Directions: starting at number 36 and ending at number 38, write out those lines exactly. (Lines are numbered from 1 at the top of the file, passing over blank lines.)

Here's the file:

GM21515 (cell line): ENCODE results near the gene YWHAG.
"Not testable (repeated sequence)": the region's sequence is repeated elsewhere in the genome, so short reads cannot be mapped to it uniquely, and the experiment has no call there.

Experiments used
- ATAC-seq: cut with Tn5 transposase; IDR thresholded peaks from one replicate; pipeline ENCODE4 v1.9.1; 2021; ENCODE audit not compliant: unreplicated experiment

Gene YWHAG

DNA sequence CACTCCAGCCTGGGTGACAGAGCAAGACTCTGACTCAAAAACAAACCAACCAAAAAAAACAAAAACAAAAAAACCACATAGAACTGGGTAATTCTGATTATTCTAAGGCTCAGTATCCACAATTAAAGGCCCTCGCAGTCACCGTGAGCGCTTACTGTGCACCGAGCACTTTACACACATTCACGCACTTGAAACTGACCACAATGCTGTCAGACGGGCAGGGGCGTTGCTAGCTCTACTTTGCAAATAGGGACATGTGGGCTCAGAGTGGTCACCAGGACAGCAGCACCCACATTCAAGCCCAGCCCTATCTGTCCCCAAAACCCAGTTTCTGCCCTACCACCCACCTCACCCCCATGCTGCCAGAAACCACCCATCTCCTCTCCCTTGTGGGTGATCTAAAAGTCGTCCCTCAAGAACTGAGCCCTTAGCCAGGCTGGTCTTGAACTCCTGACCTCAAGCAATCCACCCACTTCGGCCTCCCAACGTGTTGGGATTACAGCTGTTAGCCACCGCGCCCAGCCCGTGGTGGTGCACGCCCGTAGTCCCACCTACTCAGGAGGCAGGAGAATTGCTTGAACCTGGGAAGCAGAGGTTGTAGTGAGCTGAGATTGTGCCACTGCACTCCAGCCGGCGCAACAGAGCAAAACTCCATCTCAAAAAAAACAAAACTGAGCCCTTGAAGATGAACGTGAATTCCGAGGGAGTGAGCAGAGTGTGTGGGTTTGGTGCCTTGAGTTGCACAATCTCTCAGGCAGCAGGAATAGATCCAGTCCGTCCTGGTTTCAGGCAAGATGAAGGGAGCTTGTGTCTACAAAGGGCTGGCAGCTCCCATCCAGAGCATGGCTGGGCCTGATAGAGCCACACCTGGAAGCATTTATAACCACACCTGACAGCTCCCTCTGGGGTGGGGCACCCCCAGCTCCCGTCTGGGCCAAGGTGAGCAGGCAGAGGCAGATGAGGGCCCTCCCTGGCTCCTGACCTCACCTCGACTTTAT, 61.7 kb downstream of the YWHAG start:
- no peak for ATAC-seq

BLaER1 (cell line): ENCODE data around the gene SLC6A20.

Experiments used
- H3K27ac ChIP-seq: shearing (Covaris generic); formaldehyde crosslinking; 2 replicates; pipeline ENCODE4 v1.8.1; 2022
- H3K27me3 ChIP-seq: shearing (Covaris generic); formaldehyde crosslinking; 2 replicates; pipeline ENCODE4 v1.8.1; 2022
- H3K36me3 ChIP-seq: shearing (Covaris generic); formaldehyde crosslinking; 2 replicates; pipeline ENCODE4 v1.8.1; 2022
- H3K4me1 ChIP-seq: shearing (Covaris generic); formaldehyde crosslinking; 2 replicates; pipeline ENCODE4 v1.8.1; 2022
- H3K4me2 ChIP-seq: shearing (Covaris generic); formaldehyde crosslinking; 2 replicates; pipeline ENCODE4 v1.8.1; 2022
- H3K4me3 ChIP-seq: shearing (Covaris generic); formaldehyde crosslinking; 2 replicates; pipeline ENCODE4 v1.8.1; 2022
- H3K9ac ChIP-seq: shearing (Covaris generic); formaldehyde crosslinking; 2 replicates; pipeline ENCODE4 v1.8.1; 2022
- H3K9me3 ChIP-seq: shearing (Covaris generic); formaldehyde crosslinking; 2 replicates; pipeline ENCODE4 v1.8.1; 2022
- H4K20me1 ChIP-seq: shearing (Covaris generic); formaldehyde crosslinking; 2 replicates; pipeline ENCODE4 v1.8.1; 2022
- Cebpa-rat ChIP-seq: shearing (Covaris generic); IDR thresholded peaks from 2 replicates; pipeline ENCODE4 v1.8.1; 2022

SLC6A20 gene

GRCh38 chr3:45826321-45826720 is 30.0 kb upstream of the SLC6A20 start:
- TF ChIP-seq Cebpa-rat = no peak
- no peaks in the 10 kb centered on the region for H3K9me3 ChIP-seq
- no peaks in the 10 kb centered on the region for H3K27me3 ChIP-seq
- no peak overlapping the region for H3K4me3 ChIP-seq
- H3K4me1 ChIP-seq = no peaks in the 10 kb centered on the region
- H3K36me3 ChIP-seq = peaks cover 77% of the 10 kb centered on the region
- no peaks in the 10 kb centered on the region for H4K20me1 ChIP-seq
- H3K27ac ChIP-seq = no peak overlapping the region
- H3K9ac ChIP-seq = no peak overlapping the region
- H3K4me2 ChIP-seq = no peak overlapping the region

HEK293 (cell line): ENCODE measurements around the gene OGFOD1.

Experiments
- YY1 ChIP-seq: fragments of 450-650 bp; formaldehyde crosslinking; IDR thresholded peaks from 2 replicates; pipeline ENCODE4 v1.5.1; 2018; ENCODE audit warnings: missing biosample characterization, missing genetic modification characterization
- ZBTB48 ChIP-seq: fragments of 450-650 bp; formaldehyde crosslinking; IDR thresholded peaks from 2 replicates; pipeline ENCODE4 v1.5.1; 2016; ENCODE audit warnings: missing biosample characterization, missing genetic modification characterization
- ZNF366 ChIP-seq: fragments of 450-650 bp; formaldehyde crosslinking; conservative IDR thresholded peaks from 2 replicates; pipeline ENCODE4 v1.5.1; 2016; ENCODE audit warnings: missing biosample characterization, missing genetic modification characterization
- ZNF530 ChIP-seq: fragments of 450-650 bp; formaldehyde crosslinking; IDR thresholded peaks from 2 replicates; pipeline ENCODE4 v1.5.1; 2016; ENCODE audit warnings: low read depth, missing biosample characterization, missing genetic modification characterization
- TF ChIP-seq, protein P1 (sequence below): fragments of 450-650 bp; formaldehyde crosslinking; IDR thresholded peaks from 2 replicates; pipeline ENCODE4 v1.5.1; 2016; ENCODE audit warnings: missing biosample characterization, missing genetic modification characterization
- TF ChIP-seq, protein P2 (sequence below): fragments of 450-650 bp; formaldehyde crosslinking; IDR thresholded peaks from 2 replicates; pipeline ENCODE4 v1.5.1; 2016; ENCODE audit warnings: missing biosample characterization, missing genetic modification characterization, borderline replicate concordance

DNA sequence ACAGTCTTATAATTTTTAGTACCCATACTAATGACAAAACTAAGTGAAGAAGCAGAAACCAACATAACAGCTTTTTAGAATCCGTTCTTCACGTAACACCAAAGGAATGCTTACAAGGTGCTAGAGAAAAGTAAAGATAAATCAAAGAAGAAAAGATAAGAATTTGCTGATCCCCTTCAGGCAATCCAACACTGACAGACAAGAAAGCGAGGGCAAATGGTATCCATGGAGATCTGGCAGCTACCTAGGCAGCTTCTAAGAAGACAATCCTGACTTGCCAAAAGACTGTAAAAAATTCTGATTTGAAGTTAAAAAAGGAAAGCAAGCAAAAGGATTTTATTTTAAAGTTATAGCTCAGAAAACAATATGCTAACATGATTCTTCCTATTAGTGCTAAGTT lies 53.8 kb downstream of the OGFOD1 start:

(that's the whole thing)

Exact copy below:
- ZNF366 ChIP-seq: fragments of 450-650 bp; formaldehyde crosslinking; conservative IDR thresholded peaks from 2 replicates; pipeline ENCODE4 v1.5.1; 2016; ENCODE audit warnings: missing biosample characterization, missing genetic modification characterization
- ZNF530 ChIP-seq: fragments of 450-650 bp; formaldehyde crosslinking; IDR thresholded peaks from 2 replicates; pipeline ENCODE4 v1.5.1; 2016; ENCODE audit warnings: low read depth, missing biosample characterization, missing genetic modification characterization
- TF ChIP-seq, protein P1 (sequence below): fragments of 450-650 bp; formaldehyde crosslinking; IDR thresholded peaks from 2 replicates; pipeline ENCODE4 v1.5.1; 2016; ENCODE audit warnings: missing biosample characterization, missing genetic modification characterization